Actually, research from Harvard University has found that strength training for 30 minutes or more a week also decreases heart disease risk – by 23%, in fact. “Any exercise that raises circulation is going to have some benefit to the heart,” explains Professor Steve Selig, national director of Exercise & Sports Science Australia.
“And for novice exercisers there’s a big crossover of aerobic and strength benefits in either type of exercise.” The fitter you get, though, the less that crossover occurs, so if you want maximum heart-health results from a strength plan, Selig suggests fine-tuning your resistance routine to enhance its aerobic potential.
This means using light weights and doing more repetitions and organising moves into a continuous circuit so you work a different body part between sets rather than resting completely.
8 Expensive trainers reduce your risk of injury
Not according to Dr Craig Richards from The University of Newcastle. He’s discovered that there’s little actual research into how wearing super-high-tech sports shoes translates into lowered risk of injury.
“In fact, in two trials, one with people wearing stability shoes and one with people wearing training shoes, both groups ended up with the same incidence of injury as people wearing any old shoe,” he says. The only way to tell if a shoe is right for you is to buy it and wear it, he adds.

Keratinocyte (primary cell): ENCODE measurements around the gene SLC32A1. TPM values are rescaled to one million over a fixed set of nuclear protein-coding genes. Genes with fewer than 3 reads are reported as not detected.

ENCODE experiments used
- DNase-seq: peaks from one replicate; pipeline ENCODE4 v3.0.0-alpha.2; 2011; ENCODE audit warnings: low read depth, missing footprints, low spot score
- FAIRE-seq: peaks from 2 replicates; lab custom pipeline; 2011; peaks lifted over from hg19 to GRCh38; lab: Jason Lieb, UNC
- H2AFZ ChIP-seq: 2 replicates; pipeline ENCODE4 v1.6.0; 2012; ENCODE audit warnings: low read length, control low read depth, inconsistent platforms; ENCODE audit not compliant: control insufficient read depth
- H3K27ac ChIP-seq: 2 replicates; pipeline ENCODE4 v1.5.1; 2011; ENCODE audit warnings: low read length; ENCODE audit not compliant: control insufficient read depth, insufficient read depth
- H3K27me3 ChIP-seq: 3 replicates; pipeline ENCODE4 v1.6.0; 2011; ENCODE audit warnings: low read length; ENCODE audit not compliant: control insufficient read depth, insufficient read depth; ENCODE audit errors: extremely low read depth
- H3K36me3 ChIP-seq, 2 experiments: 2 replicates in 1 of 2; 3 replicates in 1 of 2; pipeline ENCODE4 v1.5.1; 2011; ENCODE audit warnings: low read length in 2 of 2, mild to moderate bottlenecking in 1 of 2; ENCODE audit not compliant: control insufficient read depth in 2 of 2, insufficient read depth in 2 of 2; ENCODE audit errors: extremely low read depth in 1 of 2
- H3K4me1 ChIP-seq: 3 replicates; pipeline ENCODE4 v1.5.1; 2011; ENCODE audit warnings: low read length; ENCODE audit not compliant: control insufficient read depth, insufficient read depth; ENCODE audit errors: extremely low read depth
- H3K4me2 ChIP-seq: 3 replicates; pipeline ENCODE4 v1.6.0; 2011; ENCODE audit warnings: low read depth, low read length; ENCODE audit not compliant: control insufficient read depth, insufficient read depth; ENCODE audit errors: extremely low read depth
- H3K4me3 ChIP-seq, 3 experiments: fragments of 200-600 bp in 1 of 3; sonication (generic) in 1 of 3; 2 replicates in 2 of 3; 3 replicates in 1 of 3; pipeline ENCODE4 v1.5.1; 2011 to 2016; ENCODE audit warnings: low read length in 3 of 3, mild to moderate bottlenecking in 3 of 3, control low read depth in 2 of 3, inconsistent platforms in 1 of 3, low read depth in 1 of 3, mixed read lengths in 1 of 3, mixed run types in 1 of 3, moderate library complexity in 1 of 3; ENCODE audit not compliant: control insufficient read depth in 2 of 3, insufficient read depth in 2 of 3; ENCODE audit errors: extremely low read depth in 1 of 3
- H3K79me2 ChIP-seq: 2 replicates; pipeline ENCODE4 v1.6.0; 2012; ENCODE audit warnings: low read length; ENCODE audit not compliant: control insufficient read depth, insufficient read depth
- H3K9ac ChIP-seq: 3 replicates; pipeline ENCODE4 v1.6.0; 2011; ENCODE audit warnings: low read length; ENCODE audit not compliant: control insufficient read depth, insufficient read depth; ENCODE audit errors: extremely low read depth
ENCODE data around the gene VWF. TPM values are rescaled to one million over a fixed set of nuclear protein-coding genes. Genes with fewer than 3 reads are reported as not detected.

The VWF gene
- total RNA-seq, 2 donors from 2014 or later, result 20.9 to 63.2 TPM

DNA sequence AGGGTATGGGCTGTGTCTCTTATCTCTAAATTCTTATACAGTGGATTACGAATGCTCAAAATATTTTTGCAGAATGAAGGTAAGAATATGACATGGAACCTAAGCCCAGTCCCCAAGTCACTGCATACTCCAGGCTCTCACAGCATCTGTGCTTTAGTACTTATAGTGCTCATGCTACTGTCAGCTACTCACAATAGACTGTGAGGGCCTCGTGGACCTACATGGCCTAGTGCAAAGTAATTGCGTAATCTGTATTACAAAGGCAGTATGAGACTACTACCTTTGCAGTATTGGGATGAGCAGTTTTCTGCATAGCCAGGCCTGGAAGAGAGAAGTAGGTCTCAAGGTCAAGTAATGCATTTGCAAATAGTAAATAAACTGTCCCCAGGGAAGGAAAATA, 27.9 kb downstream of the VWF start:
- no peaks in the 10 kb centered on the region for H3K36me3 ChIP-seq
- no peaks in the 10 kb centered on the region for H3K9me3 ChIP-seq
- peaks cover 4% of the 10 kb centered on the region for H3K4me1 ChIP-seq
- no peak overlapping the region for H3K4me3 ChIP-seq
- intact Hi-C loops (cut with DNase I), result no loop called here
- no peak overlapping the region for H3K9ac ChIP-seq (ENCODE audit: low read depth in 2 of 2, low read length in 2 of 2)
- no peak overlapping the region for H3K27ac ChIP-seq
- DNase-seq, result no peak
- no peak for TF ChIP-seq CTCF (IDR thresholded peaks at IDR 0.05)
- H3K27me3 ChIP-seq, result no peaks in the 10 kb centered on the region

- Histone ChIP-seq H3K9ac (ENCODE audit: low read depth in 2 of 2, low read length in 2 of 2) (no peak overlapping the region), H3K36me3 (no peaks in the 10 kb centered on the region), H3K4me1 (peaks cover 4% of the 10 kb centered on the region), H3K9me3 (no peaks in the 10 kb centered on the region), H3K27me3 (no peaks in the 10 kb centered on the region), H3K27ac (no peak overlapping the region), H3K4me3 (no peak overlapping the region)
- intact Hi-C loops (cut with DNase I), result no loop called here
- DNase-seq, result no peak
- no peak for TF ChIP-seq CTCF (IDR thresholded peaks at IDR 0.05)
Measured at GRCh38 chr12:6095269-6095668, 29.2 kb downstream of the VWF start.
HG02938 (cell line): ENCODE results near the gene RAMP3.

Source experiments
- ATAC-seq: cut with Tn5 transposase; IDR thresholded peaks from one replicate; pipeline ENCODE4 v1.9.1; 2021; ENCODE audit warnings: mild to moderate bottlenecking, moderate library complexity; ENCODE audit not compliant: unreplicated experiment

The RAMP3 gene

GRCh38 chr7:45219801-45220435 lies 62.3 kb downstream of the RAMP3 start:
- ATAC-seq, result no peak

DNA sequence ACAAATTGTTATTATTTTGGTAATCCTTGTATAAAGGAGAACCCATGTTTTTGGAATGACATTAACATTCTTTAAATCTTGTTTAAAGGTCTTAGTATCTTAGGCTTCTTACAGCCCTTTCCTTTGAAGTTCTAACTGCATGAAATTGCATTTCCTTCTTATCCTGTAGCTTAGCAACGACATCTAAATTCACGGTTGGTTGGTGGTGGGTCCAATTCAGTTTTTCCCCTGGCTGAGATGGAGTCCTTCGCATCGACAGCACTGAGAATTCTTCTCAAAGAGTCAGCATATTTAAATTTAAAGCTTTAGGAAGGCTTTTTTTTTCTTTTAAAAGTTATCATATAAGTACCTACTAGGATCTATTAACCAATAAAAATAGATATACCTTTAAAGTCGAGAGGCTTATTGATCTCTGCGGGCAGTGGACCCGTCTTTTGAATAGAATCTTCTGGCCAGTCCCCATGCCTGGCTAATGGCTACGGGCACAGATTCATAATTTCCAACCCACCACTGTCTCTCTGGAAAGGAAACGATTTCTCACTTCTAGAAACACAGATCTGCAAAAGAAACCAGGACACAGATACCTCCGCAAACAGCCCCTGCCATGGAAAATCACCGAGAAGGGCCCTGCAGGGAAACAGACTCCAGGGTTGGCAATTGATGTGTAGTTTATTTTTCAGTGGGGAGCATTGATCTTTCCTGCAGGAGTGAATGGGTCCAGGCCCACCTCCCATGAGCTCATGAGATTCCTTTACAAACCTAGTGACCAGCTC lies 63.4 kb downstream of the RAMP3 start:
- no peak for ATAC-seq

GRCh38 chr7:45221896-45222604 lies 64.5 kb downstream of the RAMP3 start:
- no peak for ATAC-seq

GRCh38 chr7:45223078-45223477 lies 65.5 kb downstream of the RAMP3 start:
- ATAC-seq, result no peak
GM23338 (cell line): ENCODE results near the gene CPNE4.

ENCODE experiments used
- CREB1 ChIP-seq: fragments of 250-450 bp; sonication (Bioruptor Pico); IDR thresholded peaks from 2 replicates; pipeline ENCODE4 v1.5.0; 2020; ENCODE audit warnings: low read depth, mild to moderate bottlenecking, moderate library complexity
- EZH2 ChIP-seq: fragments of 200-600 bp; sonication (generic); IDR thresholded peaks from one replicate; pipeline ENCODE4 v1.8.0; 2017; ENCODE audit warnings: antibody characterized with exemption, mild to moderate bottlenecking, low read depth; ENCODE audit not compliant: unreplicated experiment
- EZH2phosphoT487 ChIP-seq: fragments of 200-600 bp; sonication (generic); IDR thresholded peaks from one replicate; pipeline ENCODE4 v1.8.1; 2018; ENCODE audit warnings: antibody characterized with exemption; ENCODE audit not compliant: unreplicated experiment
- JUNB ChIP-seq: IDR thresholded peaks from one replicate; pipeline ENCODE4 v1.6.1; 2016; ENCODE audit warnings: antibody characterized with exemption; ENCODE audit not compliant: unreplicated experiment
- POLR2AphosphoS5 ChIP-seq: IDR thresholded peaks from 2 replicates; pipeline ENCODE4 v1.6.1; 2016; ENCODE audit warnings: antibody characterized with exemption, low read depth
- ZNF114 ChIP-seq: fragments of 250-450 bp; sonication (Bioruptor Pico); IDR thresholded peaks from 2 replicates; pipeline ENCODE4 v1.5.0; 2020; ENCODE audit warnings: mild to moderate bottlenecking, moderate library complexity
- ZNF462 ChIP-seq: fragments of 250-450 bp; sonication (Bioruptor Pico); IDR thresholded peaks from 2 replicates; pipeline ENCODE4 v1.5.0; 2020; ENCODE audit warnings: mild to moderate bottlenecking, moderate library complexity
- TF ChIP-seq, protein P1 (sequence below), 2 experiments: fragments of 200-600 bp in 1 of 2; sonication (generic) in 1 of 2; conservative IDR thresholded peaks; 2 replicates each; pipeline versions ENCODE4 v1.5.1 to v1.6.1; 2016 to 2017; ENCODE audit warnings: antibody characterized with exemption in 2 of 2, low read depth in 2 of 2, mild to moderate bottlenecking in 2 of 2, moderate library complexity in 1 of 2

9 Weak knees are the major cause of running injuries
Actually, it’s more likely to be your hips, says Dr Reed Ferber of Canada’s University of Calgary. “Ninety percent of runners with an injury have weak muscles on the outside of their hips,” he says. “These muscles control how quickly or far the knee collapses inwards as you run. If they’re weak, the knee goes too far.”
The movement of the knee also affects foot pronation and so it can also be linked to plantar fasciitis, shin splints and Achilles problems. Check if your hips are weak by doing a single leg squat by standing straight then lifting one leg off the floor. Now squat down as if you were going to sit on a chair. If, as you do this, the knee on the side with the foot on the floor dips inwards, there’s an issue.
10 Exercise makes everyone fitter
It’s now being shown that our genes determine how well we respond to exercise. Research from the US has found some people are simply “low responders” to fitness.
In other words, they’ll have to train super hard to get noticeably fitter or stronger (as the genes involved don’t switch on the right processes in the body). Don’t hang up your trainers, though, as regular exercise will still help to lower cholesterol even if fitness doesn’t improve – plus exercise has positive mental health benefits such as reduced stress that genes can’t defeat.
Some myths are so persistent, they’ve practically been passed down through the generations. So, here are the facts, once and for all . . .
- Doing 100 sit-ups is not the key to better abs. It’s better to vary your crunches with other abdominal exercises and perform a maximum of 15 to 20 reps for each.
- Slow, steady exercise isn’t the best way to get thin. Yes, it burns the highest percentage of fat, but working harder burns more kilojoules overall.
- No pain doesn’t mean no gain. If exercise hurts when you do it, you’re doing something wrong. A little ache the next day, however, is fine.
- It’s worth exercising for less than 30 minutes. Short bursts count – in fact, because you’re likely to work harder in a short session, they can be better for you.
- Muscle won’t turn to fat if you don’t exercise. It can’t – they are different cells.